Recruiting Research 2018

By Eric Worre

I have been around the Network Marketing profession for a long time.  If I look back and deconstruct the success I have hand over the past 30 years I see one thing over and over again.

The majority of my new recruits were found when I went on a recruiting binge.

With the new recruits came peaks of profit and prosperity.  When I look back on my career there are areas where I made more money and my business grew faster than at any other time.  Those peaks were created during the times I could recruit 20 people in 30 days.  The growth that followed that binge supported my entire career.

I wanted to get down and dirty and compare my career to other people who have made significant incomes in Network Marketing.

Once I got into it, I realized that many million dollar earners were even more efficient than I was.  Some of them would recruit 40, 50, or even 60 people in 30 days.  It was amazing to see.  I spent the next several days finding out how they did it.  These were the techniques I gathered.

  1. Define and condense your passion. The tighter you make it the more powerful it becomes.
  2. Define a short period of time and get as much done during that time as you can.
  3. Be the rabbit while recruiting and the turtle when it comes to following up.
  4. Decide why you want to recruit people. Don’t say for money.
  5. Push through the objections, the barriers, and the denials.

Now that you know how the best in the profession recruit.  It is important to focus on follow-up.  The majority of your new recruits will come from following up.  Here is what I have learned about follow-up.

#1 Do What You Said You Would

At the end of your first meeting with the prospect, you should have set up a specific time to get back in contact with them, whether it was a phone call or another meeting. So, if you said you’d call them at a certain time, call them. If you said you’d meet them somewhere, go meet them. If you said you’d set up a three-way call with another leader, make sure you have it set up.

This is just a professional courtesy. When you say you’re going to do something, do it. Your prospects will respect you more if you do.

#2 Set Up Exposure After Exposure

Following up is really just another exposure, and exposures are what help prospects make their decision. The more exposures, the more you are helping them reach that decision. So, when you follow up, it is essential that you set up the next exposure.

My business took a huge turn for the better when I changed my mindset from “getting” the prospect on the first exposure to just keeping the process going by setting up the next follow up exposure, then the next and the next, until the prospect comes to a decision.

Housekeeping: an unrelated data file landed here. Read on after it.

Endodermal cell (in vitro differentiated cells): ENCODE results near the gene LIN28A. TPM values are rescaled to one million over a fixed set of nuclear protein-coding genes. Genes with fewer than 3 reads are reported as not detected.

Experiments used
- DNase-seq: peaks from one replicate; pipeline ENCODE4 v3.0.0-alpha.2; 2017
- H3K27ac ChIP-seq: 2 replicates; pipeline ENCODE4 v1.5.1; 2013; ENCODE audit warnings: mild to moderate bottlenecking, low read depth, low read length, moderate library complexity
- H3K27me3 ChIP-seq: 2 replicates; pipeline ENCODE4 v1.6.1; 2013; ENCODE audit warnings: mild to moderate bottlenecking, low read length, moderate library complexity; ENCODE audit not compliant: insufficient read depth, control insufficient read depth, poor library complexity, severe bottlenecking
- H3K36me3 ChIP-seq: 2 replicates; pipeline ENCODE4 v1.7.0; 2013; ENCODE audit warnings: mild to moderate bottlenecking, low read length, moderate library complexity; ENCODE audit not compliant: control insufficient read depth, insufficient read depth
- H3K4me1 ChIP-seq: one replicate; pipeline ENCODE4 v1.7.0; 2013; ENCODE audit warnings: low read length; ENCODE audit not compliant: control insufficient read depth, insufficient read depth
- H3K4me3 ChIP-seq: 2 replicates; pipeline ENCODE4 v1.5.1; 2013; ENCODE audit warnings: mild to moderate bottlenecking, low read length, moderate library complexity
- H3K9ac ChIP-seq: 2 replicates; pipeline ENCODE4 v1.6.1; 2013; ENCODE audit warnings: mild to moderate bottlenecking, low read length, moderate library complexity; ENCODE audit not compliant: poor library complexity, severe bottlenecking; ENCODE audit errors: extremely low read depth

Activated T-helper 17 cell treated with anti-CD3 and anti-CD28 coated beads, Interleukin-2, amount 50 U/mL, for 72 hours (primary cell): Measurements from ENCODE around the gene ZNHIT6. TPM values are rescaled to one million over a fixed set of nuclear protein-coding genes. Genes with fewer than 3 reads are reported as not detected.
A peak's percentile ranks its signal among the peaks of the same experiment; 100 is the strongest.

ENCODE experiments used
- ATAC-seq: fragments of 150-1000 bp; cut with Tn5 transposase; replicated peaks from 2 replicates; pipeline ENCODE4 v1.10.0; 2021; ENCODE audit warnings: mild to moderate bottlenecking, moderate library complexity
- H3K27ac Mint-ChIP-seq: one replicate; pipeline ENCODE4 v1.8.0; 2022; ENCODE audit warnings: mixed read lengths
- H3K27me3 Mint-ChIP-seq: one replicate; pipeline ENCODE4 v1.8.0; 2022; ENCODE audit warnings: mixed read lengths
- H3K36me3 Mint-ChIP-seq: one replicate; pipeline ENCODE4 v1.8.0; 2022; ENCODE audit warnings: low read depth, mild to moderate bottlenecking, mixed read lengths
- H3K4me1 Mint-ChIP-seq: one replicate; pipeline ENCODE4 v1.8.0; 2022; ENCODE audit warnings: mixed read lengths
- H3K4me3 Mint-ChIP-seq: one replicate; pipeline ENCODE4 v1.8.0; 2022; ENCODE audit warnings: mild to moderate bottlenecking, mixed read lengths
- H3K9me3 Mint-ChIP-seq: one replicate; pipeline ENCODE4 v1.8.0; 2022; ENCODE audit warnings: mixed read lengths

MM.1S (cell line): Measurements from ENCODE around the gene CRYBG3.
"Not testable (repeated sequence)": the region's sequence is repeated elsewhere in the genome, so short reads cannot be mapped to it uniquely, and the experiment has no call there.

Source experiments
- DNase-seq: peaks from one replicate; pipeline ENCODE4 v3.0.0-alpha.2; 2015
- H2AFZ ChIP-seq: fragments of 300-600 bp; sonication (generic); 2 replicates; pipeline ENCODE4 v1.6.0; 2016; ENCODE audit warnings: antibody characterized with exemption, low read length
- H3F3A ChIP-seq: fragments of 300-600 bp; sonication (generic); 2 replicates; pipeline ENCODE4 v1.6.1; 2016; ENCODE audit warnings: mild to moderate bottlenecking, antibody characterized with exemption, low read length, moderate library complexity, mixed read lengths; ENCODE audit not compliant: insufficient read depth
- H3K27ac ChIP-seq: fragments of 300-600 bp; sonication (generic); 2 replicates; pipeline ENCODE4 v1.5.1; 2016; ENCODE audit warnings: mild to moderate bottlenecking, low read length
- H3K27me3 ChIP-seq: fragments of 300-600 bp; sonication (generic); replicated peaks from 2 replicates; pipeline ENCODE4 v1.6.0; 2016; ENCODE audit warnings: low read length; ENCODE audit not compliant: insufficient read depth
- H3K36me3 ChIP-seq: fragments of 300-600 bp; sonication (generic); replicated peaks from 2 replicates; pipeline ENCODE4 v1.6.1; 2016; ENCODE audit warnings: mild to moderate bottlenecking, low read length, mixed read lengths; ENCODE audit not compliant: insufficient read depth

Remember, your job is to educate your prospects about your opportunity and help them come to a decision. Most often, that will require multiple exposures, and so you need to always set up the next exposure. Otherwise, you run the risk of never getting back with that prospect and having that opportunity drop away.

#3 It Will Take Multiple Exposures

Again, it will most likely take several exposures before a prospect comes to a decision. In fact, it can take an average of 4 to 6 exposures for the average prospect to join. So, following up is not just something you will do once with each prospect.

Be patient as you meet with your prospect several times to talk about your opportunity. Everyone is different, and so they come to decisions at different rates. Don’t get discouraged when it takes one prospect longer to understand your opportunity than another.

Just keep holding exposure after exposure. Keep talking with them about your product and opportunity. Talk about why you decided to join. Tell stories of lives that have been changed. Answer their questions about compensation plans, the company, the product, and anything else. Address their objections and concerns. But most importantly, foster the relationship with them.

Don’t just treat your prospects as someone to get into your business. Treat them as a friend. Ask them about their family and lives. Get to know them. All of your interactions with your prospects don’t have to be exposures where you talk about the opportunity. Invite them over for dinner or get your families together for a day at the amusement park. Be their friend, and they will respect you and listen to your opportunity more.

#4 Condense Time Between Exposures

While it will take time for your prospects to make a decision, too much time between exposures can actually do more damage than good. Life has a way of being distracting. If a month passes between exposures, more than likely your prospect hasn’t been thinking about your opportunity. They may have even forgotten a lot of what you talked about. Each exposure becomes like the first one then.

So, set up the exposures close together. Have a meeting, three-way call, and show them a video all in a week or two. Use whatever combination of exposures your company uses. But do them quickly. This will keep your opportunity on your prospect’s mind, and they will have a chance to really think about it.